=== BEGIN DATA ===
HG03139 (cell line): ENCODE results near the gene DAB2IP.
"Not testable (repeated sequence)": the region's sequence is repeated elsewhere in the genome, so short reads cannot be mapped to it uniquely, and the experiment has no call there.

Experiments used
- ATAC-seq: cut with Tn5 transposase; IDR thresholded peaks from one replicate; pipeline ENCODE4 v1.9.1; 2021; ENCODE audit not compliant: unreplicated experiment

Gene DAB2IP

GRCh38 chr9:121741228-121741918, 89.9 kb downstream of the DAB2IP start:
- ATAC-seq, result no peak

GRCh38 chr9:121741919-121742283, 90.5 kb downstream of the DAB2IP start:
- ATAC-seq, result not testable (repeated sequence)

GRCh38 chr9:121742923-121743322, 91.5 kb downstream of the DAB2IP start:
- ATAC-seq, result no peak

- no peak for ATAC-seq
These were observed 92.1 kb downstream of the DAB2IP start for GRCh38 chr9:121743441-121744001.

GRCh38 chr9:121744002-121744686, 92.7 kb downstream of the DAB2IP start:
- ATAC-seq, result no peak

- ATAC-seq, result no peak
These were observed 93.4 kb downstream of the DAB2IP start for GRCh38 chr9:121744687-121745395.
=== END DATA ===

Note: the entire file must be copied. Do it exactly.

HG03139 (cell line): ENCODE results near the gene DAB2IP.
"Not testable (repeated sequence)": the region's sequence is repeated elsewhere in the genome, so short reads cannot be mapped to it uniquely, and the experiment has no call there.

Experiments used
- ATAC-seq: cut with Tn5 transposase; IDR thresholded peaks from one replicate; pipeline ENCODE4 v1.9.1; 2021; ENCODE audit not compliant: unreplicated experiment

Gene DAB2IP

GRCh38 chr9:121741228-121741918, 89.9 kb downstream of the DAB2IP start:
- ATAC-seq, result no peak

GRCh38 chr9:121741919-121742283, 90.5 kb downstream of the DAB2IP start:
- ATAC-seq, result not testable (repeated sequence)

GRCh38 chr9:121742923-121743322, 91.5 kb downstream of the DAB2IP start:
- ATAC-seq, result no peak

- no peak for ATAC-seq
These were observed 92.1 kb downstream of the DAB2IP start for GRCh38 chr9:121743441-121744001.

GRCh38 chr9:121744002-121744686, 92.7 kb downstream of the DAB2IP start:
- ATAC-seq, result no peak

- ATAC-seq, result no peak
These were observed 93.4 kb downstream of the DAB2IP start for GRCh38 chr9:121744687-121745395.